Shubham Chaudhuri, recently transferred from Afghanistan to Nigeria as World Bank Country Director, has been turning ideas on his mind explaining how high crude oil prices have impacted Nigeria in the last 50 years. And how they could impact Africa’s largest economy in the next decade.
He will be making public some of his conclusions as the speaker at the Quarterly Dinner of the Petroleum Club, Lagos on Monday, December 5, 2022.
Chaudhuri’s subject is Nigeria in a World of Higher Oil Prices; The Difference this Time and Longer-Term Implications.
The 16-year-old Petroleum Club, a private Club where leaders in the Nigerian Oil and Gas Industry and the technical elite of the oil patch, interact, unwind and share ideas on issues concerning the sector, thought this subject up, in part, to compare the challenges that the country faces in this current era of windfall prices, with what it faced in previous eras, including the “Oil Boom” period of the early to mid 70s, and the Gulf War windfall of the 1990s.
Chaudhuri, who spent a decade as an economics professor and Director of the Programme in Economic and Political Development at Columbia University in New York, before joining the World Bank in 2004, has been outspokenly critical of Nigeria’s spending of its oil revenues on subsidizing gasoline importation.
“Supposing the federation’s gross revenues next year (if oil production picks up) could be somewhere in the ₦12Trillion range”, he told ThisDay, an influential local daily, in an interview. “This N250Billion per month means ₦3Trillion over the next 12 months, which means the federation will essentially be spending 25 per cent of the entire federation’s revenue on premium motor spirit (PMS) subsidy”, he lamented. “That is the federation’s choice obviously, but is it an informed choice and does the public know who exactly is benefiting from this N3Trillion or who will benefit from this ₦3Trillion?”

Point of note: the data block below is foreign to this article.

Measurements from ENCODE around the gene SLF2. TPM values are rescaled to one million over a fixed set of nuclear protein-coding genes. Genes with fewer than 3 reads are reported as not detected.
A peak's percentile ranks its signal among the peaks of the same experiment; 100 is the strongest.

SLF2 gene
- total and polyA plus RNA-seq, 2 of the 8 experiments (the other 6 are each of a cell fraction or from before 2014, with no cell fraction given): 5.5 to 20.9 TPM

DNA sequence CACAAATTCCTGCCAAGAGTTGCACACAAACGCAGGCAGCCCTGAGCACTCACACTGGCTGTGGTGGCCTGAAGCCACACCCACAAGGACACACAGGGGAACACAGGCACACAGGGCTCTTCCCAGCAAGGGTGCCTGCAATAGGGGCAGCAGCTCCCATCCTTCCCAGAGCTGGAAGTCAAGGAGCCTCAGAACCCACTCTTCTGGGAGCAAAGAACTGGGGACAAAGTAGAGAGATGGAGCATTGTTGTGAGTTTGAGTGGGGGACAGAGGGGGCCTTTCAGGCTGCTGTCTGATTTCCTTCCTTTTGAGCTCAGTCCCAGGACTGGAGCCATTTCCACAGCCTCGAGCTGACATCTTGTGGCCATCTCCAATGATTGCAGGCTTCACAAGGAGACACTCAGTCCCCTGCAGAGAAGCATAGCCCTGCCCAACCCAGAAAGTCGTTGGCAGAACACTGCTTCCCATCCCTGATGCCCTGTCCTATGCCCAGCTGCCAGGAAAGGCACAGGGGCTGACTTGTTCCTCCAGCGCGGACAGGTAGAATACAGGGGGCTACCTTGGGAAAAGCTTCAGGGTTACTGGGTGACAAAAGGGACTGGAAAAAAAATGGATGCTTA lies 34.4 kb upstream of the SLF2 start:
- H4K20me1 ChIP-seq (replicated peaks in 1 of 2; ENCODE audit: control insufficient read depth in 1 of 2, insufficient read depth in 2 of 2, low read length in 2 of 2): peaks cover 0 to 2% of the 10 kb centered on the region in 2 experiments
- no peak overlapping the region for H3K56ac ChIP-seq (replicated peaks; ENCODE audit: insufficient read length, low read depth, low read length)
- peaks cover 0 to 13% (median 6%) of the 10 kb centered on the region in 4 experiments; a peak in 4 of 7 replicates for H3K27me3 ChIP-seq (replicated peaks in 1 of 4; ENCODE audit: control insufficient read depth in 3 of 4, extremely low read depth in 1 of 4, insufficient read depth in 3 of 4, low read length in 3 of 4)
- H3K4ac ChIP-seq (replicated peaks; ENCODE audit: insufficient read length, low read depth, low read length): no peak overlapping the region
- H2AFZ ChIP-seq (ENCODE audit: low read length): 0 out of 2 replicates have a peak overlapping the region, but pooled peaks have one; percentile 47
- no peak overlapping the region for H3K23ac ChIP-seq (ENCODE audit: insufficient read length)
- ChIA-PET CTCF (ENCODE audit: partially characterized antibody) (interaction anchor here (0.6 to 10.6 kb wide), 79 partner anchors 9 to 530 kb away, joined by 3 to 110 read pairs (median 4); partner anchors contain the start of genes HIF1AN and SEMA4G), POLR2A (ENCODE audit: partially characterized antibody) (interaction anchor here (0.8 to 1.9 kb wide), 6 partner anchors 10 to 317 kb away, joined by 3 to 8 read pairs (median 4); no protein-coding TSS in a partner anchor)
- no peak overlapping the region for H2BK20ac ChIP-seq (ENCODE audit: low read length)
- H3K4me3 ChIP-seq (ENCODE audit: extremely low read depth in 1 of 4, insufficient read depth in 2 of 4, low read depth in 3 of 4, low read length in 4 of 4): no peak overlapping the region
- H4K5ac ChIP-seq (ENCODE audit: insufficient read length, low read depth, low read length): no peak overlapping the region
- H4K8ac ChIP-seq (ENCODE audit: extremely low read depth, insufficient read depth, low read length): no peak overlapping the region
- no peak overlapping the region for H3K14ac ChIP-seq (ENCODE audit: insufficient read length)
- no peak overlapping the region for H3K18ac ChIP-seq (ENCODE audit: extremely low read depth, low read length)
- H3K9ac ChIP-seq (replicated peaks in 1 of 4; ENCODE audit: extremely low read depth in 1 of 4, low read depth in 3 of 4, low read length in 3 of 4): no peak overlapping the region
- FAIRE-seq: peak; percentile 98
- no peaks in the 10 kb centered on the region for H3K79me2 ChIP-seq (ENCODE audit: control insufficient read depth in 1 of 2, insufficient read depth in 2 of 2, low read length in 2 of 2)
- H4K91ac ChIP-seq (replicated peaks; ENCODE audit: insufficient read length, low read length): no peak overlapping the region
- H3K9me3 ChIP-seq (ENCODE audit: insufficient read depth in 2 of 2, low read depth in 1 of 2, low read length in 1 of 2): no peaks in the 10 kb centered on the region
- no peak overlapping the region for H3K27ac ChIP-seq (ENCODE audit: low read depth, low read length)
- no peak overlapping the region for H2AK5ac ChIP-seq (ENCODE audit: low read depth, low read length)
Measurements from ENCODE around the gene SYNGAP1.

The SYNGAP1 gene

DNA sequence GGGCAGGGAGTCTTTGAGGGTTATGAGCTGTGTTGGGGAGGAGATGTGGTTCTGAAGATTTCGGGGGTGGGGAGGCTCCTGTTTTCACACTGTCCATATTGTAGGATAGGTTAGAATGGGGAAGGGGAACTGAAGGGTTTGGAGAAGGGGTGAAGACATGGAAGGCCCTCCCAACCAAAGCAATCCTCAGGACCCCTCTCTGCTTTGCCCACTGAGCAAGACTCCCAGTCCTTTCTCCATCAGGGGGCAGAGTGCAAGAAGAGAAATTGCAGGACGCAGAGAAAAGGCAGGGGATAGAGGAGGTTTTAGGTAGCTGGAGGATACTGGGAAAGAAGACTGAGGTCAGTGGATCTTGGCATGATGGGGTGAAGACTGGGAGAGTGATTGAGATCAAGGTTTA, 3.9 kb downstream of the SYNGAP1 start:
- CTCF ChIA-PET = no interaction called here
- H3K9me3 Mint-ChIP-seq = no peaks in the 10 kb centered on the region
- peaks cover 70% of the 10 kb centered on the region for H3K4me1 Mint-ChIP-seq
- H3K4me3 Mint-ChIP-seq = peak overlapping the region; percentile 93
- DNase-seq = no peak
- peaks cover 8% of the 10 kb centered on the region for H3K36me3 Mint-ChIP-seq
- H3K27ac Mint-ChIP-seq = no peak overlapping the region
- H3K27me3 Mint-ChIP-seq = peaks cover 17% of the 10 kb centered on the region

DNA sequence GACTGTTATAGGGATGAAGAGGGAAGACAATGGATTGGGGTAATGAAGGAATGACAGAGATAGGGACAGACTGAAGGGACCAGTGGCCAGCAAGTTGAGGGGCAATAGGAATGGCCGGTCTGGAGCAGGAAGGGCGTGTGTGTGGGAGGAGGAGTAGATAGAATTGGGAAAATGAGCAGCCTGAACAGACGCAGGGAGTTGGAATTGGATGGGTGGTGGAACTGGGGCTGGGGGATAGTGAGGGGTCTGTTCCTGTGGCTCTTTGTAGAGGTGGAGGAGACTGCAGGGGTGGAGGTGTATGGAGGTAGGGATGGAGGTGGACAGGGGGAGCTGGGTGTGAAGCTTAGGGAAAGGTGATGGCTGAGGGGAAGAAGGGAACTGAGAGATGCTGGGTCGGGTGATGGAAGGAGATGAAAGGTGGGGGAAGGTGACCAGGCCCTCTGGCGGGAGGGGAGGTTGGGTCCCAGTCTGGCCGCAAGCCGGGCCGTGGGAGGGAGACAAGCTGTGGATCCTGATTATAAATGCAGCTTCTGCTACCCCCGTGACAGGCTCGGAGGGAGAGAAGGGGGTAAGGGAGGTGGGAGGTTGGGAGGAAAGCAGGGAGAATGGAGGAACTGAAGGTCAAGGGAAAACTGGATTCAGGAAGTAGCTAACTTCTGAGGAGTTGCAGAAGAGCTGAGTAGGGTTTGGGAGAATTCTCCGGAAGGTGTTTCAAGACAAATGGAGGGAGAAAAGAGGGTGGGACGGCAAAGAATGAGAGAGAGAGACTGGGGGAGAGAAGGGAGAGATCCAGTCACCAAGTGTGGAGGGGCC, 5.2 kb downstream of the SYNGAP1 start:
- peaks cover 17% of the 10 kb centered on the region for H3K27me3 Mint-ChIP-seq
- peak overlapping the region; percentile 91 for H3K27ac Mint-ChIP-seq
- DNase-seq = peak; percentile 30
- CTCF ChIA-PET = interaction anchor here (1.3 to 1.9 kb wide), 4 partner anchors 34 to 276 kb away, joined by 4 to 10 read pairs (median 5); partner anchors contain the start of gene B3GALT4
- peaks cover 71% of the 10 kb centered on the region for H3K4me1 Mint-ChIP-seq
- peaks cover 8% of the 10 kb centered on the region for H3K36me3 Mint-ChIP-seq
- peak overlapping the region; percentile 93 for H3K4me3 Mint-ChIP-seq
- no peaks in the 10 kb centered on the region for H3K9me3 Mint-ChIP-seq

The issues, on Monday evening at the Metropolitan Club in Lagos, are however broader. And they include mid- and long-term budgetary projections on the economy based on crude oil and gas revenues.
Chaudhuri’s areas of expertise are Macroeconomic and Structural Policies. He was the South Asia and Indonesia Practice Manager for the World Bank’s Macroeconomics and Fiscal Management Global Practice, where he oversaw macro-fiscal and economic policy-related work. He was the manager of the Washington, DC-based team of the Poverty Reduction and Economic Management Department for East Asia and the Pacific.
As Lead Economist for Indonesia, Chaudhuri was responsible for leading the overall economic policy dialogue, advisory and development policy lending work in Indonesia. He managed the Jakarta-based economics team, which works closely with partners in government and in the development community to further Indonesia’s development agenda. Prior to relocating to Jakarta in early 2008, Chaudhuri worked primarily on China and on East Asia regional policy issues.